In the context of inner products, the complex exponentials { ei2pw t } and { ei 2pk n/N w ÎÂ and w Î(¥ , ¥) , 2, 1, 0,1, 2, } are called “orthogonal sets” since they have the property:
¥ ei 2 p w 1 t , ei 2p w 2 t = ò ei 2 p w 1 t ⋅ e+ i 2 p w 2 t dt = { 0, ¥ , if w 1= w 2
if w 1¹ w 2 ¥ i 2 p j n / N e i 2 p k n / N ,e = å ei 2 p j n /N ⋅e+i 2 p k n /N = { 0,
N 1 c , if j = k
if j ¹ k n= 0 , The function
sets are called
“orthogonal
basis sets” They are called “basis sets” since for any function1, f (t), of a real variable
there exists a complexvalued function F(w), and for any sequence1, hk , there
exist complex numbers, Hn , such that
¥ f (t ) = ò F (w ) e i 2 p w t ¥ 20110927 N 1 d w and hk = å H n ei 2p k n /N .
n= 0 19992011 by Richard Alan Peters II 1 with finite energy.
36 The Fourier Transform:
Discussion (cont’d.)
Consider the 2dimensional functions {e i 2 p ( ux + vy ) u , v, x, y Î Â } and {e jm
i 2 p ( M + kn )
N } j , m Î 0, ..., M  1, k , n Î 0,..., N 1 These are, likewise, orthogonal:
¥¥ =ò ei 2 p(u1x+v1 y) , ei 2 p (u2 x+v2 y) ò ei 2 p (u1x+v1 y) ⋅ e+ i 2 p (u2 x+v2 y) dxdy ¥ ¥ =
æ j m k nö
÷
ç
i 2 p ç 1 + 1 ÷
÷
çM
è
Nø e æ j m k n÷
ö
ç
i 2 p ç 2 + 2 ÷
÷
çM
è
Nø ,e M 1 N 1
m= 0 n= 0 { , ( jMm + kNn)⋅ e+i 2p( jMm + kNn) i 2 p = åå e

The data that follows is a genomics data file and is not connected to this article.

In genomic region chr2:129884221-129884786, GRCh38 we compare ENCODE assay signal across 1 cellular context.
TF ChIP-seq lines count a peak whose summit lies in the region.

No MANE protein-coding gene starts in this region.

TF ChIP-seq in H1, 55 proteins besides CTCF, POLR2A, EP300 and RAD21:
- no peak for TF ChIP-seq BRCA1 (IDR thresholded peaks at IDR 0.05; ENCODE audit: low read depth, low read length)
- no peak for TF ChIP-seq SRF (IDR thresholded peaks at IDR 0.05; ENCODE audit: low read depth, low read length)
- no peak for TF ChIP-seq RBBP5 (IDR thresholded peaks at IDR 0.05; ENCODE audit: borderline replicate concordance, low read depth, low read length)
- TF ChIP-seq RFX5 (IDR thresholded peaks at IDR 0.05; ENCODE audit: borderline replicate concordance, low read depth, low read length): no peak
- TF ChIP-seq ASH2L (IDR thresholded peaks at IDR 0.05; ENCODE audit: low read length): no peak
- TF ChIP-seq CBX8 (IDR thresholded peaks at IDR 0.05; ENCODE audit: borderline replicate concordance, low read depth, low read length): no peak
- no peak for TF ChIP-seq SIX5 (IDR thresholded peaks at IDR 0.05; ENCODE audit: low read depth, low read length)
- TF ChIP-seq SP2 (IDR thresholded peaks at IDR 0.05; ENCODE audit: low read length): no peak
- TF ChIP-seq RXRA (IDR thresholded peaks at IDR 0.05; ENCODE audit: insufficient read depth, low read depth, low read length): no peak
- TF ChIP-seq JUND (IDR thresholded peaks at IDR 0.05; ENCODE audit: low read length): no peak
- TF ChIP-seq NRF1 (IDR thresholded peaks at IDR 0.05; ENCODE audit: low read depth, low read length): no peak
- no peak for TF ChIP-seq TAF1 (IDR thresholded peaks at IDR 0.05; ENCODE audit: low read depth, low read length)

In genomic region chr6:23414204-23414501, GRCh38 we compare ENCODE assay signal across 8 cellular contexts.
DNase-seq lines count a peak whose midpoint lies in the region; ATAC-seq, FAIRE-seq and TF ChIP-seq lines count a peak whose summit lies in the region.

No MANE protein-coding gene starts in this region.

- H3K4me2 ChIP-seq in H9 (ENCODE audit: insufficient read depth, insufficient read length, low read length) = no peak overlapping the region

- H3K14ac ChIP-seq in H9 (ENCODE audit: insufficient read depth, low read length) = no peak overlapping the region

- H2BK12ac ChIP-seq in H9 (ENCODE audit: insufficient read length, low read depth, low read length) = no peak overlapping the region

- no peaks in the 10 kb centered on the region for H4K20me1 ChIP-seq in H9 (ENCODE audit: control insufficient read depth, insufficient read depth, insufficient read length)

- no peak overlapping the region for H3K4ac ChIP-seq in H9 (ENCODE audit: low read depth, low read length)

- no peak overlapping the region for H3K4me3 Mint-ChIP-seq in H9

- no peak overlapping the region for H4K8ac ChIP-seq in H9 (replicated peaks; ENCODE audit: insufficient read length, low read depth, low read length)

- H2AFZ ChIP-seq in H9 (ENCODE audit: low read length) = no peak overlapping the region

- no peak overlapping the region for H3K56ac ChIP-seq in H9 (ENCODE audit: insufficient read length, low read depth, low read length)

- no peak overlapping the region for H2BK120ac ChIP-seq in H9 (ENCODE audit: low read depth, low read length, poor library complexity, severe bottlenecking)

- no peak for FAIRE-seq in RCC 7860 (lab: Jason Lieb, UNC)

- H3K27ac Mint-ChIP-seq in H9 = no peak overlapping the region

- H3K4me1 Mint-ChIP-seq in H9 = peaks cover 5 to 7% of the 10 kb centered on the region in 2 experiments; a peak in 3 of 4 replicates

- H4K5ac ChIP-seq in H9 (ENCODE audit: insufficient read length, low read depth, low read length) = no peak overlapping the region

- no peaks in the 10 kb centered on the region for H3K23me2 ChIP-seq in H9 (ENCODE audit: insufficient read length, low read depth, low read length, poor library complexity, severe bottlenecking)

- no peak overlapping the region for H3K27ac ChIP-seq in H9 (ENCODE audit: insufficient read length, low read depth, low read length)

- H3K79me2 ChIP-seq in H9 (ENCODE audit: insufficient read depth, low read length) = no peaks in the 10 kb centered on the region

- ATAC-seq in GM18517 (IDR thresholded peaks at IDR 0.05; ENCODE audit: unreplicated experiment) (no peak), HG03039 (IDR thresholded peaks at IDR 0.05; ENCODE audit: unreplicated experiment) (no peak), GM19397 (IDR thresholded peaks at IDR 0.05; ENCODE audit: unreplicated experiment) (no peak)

= 20110927 { ¥ , if u1 =u2 and v1 =v2
0, otherwise 1 1 c , if j1 = j2 and k1 = k2
0, otherwise 19992011 by Richard Alan Peters II 2 2 .
37 The Fourier Transform:
Discussion (cont’d.)
Therefore {e  i 2 p (ux + vy ) u , v, x, y Î } and {e i2p( jm
M + kn
N ) j, k , m , n, M Î } are orthogonal basis sets. This suggests that function f (x,y) defined on the
real plane, and sequence {{ hmn }} for integers m and n have analogous
Fourier representations,
¥¥ f ( x, y ) = ò ò M  1N  1 F (u, v) e+i 2 p (ux+vy ) dudv and hmn = å å H jk e æ jm kn ö
+i 2 p ç + ÷
÷
ç
çM
è
ø
N÷ j= 0 k = 0 ¥ ¥ . where the Fourier coefficients are given by
¥¥ F (u , v) = ò ò M 1 N 1 æ jm kn ö
÷
ç
i 2 p ç + ÷
÷
çM
è
Nø f ( x, y) ei 2 p ( ux+vy ) dxdy and H jk = å å hmn e
m=0 n=0 ¥ ¥ . (True for finite energy functions f (x,y) and {{ hmn }}.)
20110927 19992011 by Richard Alan Peters II 38 Continuous Fourier Transform The continuous Fourier
transform assumes a
continuous image exists
in a finite region of an
infinite plane.
The BoingBoing Bloggers 20110927 19992011 by Richard Alan Peters II 39 Discrete Fourier Transform
The discrete Fourier
transform assumes a
digital image exists on a
closed surface, a torus. The BoingBoing Bloggers 20110927 19992011 by Richard Alan Peters II 40 Discrete Fourier Transform
The discrete Fourier
transform assumes a
digital image exists on a
closed surface, a torus. The BoingBoing Bloggers 20110927 19992011 by Richard Alan Peters II 41 The 2D Fourier Transform of a Digital Image
Let I(r,c) be a singleband (intensity) digital image with R
rows and C columns. Then, I(r,c) has Fourier representation
R1 C 1 I ( r , c ) = å å I ( v ,u ) e æ vr uc ö
+i 2 p ç + ÷
ç
÷
çR C ÷
è